Getting Myself Out of Crisis and Survival Mode

I’ve been working in academic libraries for more than a decade. This time in the semester always feels overwhelming, like there is a ginormous pile of work that I will never get to and a million people needing my time and meetings, meetings, meetings. At the end of the semester, we live in crisis and survival mode in academia: papers to grade, students clamoring to finally see us, faculty needing support, all of our campus committees asking us for deliverables or cramming in one last meeting. We are racing towards the finish line. Or sometimes crawling.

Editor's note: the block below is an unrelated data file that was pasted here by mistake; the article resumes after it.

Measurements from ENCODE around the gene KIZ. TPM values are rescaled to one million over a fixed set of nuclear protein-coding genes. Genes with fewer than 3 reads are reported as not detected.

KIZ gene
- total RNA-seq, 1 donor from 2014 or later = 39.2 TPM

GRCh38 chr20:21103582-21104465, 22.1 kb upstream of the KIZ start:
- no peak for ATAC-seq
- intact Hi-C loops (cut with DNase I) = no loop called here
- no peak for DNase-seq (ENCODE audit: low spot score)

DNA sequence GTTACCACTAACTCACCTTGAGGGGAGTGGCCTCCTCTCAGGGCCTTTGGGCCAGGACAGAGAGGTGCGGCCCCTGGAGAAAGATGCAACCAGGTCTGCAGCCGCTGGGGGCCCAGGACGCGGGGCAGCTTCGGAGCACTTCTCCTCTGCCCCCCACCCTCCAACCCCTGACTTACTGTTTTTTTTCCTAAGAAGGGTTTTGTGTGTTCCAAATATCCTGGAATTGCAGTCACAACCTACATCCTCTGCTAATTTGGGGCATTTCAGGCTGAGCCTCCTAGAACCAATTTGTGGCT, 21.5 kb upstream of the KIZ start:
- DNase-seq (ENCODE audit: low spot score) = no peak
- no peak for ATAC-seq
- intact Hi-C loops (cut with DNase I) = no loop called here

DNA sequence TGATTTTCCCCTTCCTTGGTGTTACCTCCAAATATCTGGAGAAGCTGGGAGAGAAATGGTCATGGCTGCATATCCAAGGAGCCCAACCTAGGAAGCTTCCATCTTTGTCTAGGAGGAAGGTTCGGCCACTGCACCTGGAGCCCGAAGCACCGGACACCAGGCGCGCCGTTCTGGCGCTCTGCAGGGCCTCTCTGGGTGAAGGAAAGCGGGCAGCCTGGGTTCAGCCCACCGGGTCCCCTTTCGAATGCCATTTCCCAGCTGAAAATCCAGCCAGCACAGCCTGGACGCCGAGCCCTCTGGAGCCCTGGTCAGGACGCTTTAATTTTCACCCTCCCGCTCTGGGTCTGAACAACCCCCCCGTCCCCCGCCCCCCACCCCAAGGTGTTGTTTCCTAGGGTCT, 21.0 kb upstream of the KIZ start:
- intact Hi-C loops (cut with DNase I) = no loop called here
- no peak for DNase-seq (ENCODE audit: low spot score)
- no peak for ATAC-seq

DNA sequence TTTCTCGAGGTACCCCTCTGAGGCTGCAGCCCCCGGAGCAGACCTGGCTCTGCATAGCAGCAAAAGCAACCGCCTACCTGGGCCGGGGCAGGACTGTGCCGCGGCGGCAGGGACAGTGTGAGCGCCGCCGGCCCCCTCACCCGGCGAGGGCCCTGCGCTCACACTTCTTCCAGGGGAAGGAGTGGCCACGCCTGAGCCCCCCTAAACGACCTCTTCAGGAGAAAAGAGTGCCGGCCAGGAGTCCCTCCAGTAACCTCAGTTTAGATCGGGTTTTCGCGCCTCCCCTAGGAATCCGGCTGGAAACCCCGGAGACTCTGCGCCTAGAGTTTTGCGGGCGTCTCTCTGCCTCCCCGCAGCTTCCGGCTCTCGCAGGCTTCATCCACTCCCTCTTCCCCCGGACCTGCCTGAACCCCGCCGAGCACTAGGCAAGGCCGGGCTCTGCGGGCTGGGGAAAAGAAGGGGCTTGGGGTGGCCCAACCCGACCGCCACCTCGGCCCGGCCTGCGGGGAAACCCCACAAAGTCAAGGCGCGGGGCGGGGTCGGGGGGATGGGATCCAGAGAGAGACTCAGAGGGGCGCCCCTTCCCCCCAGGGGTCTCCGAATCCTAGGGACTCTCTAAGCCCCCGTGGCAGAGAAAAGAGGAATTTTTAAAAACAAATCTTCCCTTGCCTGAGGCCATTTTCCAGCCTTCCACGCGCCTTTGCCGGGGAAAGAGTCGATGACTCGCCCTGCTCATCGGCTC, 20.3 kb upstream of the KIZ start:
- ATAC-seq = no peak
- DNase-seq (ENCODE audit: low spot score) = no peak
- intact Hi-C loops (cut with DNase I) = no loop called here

This semester feels different for me. I am at a weird calm and peace. I am not in crisis and survival mode. It’s my very own end of the semester miracle.

At first, I started to question myself on this feeling. I asked some trusted friends and colleagues if this feeling should be normal. Think about that. I asked people I trust if it is OK for me to NOT FEEL LIKE I AM IN CRISIS MODE. Crisis and survival becomes such the norm in our work lives that when we’ve finally found a balance, we think we’re doing it wrong.

In fact, in a meeting last week, a colleague and I traded pleasantries, as you do. “How are you?” she asked. “Oh, I’m pretty good,” I responded. She stared at me. “Pretty good? Wow, you must not feel like the faculty do. I’m ready to lose my mind and I have no time for anything.”